America Needs a New Balanced Tariff Structure

Sally Platt /

Rich Graessle/Icon SMI CGV/Rich Graessle/Icon SMI/Newscom

Rich Graessle/Icon SMI CGV/Rich Graessle/Icon SMI/Newscom

Where does America get its shoes?

Today, 99 percent of shoes sold in America come from overseas. Imported shoes are taxed at an average rate of 10 percent, with some tariffs as high as 67.5 percent. Inexpensive shoes are taxed at higher rates, a burden for low-income Americans. New Balance is the only major athletic shoe brand still operating factories in the United States, and only 25 percent of their shoes are actually made or assembled on American soil. Other makers have moved completely overseas.

Nike is one of them. And unlike New Balance, the company supports ending tariffs. Sean O’Hollaren, the company’s vice president of government and public affairs, explained why: “A [trade] agreement modernizing the current footwear tariff structure would allow Nike to further reinvest into innovation and maintain our global competitiveness, resulting in more high-paying jobs in the U.S.” Not only that, but reducing tariffs would make shoes less expensive for the average American.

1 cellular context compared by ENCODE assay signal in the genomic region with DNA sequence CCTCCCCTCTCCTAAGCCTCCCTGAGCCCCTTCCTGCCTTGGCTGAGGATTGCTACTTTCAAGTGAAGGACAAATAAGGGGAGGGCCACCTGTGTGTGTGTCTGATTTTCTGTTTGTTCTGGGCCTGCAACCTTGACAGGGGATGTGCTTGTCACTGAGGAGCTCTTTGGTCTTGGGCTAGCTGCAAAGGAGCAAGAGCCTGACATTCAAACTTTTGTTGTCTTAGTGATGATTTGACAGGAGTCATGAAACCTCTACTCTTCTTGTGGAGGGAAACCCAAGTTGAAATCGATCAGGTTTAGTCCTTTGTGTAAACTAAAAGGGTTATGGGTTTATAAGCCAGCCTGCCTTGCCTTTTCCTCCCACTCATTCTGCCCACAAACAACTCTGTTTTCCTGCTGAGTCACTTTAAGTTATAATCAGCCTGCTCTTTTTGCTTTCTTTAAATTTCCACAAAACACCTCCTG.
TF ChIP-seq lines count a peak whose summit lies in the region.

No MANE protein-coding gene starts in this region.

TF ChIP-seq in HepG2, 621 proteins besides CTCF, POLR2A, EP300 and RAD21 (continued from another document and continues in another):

In late July, U.S. Trade Representative Michael Froman visited Norridgewock, Maine, home of one of five New Balance shoe factories in the United States. He heard from workers worried about losing their jobs if the current Trans-Pacific Partnership negotiations result in lower shoe tariffs.

New Balance stresses the importance of keeping the 13,290 people involved in shoe manufacturing in the United States employed. That may be a worthy goal for the company, but it is a costly proposition for consumers. Americans pay around $2 billion in shoe import taxes every year. That works out to more than $140,000 for every shoe manufacturing employee in the U.S.

America needs a new balance in its trade policy, one that respects the needs of all Americans. Tariffs that protect the interests of the few at great cost to the many make our country as a whole poorer and our economy weaker.

Sally Platt is currently a member of the Young Leaders Program at The Heritage Foundation. For more information on interning at Heritage, please click here.